During graduate school, it can be easy to get lost among the tomes of information that we all must memorize in time for our exams. This background knowledge helps fuel our research and lets us know what topics have already been explored so that we have an idea of the paths to take in our own thesis research. But educators at the Johns Hopkins Bloomberg School of Public Health assert that memorization alone does not a scientist make — above all, students must be critical, creative thinkers who are honest and responsible with data. In order to train scientists as critical thinkers, the R3 Graduate Science Initiative was recently created in the Department of Molecular Microbiology and Immunology (MMI), led by director Gundula Bosch, Ph.D. In order to better train graduate students to understand their work and create a community of responsible scientists, the program centers on the following.

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Based on her experiences as a Ph.D. student, Bosch is familiar with the trials of the traditional program structure — the sometimes cyclical pattern of experiments that fail, and the stimulating success of an assay that pushes us forward. More recently, Bosch’s training as an educator showed her the importance of critical thinking, a skill she realized is rarely formally taught. Students take countless courses and exams that teach them the steps of autophagy, the progression of cancer, antimicrobial resistance and many other detailed topics that fill our minds to the brim with scientific results and history. Bosch asserts that it is often through hindsight that students critically think about experiments, which leads to wasted time and frustration on both the student’s and principal investigator’s part. She asserts that “every human being is a critical thinker,” and we need to better access and promote this skill in Ph.D. programs. Bosch, together with department chair Arturo Casadevall, M.D., sought to bridge this gap and developed the R3 program as a branch of MMI.

The R3 program is now awaiting accreditation, and has already made strides in educating students across several departments. Bosch eschews the traditional exam-based model of classes for those with built-in assessments. These may come in the form of class presentations, or dealing with real world patient data that relates to a research project on which students are working. In other courses, students focus on scientific error and nonreproducible results — not to emphasize failure, but to find ways to improve the scientific field. Incoming students will be able to choose from the traditional track, while taking some R3 classes or an entirely R3-centered program. Those in the R3 track may still take other classes at the school of public health, but will be able to tailor them to their interests.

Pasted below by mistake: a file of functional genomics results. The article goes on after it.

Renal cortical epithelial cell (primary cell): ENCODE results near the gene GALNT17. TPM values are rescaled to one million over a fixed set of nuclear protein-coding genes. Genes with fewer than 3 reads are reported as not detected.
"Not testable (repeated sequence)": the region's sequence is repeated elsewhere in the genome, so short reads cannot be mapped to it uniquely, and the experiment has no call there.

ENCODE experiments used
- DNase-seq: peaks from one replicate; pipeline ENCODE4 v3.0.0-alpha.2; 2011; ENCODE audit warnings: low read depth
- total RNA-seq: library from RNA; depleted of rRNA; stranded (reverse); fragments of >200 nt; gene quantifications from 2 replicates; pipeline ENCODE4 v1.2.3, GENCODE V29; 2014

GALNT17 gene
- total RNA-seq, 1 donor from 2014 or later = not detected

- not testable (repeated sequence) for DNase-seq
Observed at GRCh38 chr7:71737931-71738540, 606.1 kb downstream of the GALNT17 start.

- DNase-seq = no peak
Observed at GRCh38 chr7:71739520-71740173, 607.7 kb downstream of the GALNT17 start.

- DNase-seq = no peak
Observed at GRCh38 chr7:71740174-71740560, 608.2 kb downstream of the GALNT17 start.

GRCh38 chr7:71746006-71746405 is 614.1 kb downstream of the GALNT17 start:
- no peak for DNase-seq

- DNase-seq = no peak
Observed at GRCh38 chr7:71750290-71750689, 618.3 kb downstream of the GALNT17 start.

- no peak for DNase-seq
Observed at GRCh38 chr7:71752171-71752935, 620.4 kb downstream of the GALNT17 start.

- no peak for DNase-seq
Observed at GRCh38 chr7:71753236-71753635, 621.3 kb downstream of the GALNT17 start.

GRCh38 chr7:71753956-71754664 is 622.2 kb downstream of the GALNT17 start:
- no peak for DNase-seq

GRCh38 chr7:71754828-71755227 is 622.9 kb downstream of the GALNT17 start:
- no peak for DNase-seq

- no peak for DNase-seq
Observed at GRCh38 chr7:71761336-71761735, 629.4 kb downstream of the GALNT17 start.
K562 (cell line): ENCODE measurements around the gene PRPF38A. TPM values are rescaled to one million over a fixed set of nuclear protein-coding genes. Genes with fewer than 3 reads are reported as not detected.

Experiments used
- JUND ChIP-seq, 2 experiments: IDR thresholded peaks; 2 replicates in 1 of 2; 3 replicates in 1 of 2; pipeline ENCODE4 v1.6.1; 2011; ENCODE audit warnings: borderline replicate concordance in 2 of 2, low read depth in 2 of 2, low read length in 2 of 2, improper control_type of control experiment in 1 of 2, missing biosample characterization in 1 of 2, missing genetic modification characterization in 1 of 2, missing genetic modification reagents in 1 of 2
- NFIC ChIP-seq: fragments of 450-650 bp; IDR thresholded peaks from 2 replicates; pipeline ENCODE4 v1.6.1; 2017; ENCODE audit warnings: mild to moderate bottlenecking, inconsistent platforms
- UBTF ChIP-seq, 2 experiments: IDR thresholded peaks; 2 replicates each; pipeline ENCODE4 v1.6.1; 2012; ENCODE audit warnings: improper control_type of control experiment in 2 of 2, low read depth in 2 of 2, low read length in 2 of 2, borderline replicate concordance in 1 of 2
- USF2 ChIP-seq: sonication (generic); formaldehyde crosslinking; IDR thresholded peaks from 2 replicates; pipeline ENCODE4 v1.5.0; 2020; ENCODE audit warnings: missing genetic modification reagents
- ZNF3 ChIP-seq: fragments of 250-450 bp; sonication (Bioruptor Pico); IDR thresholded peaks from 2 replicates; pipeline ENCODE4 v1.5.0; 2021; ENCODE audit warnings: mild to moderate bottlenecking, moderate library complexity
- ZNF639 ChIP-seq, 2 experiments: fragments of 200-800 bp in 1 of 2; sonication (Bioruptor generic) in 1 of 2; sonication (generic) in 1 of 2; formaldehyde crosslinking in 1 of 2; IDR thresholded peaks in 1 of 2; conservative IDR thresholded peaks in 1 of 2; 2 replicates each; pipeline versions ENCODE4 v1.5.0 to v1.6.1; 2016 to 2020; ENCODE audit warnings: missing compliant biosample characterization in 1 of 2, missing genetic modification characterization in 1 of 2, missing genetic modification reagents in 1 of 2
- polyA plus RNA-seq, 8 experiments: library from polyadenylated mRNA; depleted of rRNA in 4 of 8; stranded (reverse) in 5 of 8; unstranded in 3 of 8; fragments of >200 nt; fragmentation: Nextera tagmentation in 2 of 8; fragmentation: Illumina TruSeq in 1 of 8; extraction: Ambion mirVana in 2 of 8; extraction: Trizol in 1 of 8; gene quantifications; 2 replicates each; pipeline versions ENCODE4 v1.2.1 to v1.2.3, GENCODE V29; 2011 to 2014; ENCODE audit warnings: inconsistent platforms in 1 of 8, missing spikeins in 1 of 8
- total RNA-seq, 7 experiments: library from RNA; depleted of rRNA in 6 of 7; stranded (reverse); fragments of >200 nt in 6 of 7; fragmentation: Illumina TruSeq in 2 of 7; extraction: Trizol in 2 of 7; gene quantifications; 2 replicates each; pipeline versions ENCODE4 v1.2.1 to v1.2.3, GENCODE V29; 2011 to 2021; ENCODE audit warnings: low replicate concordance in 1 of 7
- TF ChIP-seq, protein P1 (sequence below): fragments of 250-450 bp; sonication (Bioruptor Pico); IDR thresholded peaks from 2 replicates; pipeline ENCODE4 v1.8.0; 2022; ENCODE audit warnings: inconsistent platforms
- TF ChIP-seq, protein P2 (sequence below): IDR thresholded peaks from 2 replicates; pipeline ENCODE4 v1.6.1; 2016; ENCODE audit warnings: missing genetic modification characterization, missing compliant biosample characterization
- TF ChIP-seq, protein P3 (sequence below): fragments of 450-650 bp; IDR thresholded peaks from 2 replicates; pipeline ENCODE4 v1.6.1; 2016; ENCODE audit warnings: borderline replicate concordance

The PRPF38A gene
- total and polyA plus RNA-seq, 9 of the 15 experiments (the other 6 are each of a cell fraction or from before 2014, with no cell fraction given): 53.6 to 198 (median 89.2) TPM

Bosch emphasizes that the goal is to “empower scientists to be part of the solution,” so that we may advance science and its practice. So far, Bosch and Casadevall have created five courses in which students can enroll. A recent article in Nature by Bosch details their successes with these classes, demonstrating that teaching critical thinking is possible and beneficial to a variety of students. Ph.D.

Happily, Bosch finds her email inbox constantly full with messages from professors from other schools who want to establish such a program. For professors or students interested in creating their own R3 program, Bosch suggests a modular approach. Modules are available online that are shorter, workshop-type programs focusing on individual elements of the R3 program. These online modules are tailored to encourage discussion among the students, rather than simply listening to online lectures. This establishes a community of critical thinkers who can have candid discussions about all elements of the program. These modules could be easily implemented in a university or industry setting. By working through these modules, Bosch asserts that the benefits will be readily recognized, and further development of a program would be enabled. She is now working on a DIY workbook to be published for anyone interested in developing a similar program. These resources further expand the community of critical thinkers that Bosch hopes will improve science for years to come.
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Anyone who talks with Bosch about this program immediately recognizes her passion for it. Early in our discussion she told me, “This is the coolest thing I have ever done.” She has already begun to involve biostatisticians in this program, bringing real world examples for students to examine and better understand why certain statistical analyses are better than others. The epidemiology department is also joining in by giving insights on how to responsibly filter qualitative data to discern what information is truly useful. By creating a community of trust, candor and responsibility in science through the R3 program, Bosch hopes that critical thinking will become a scaffold upon which scientists build their careers. This will not only help us grow individually as scientists but will also strengthen our fields for years to come.

Come join us! We provide a forum for critical thinking across the science disciplines. R3 courses are designed for all students in the health & life sciences, technology & engineering!


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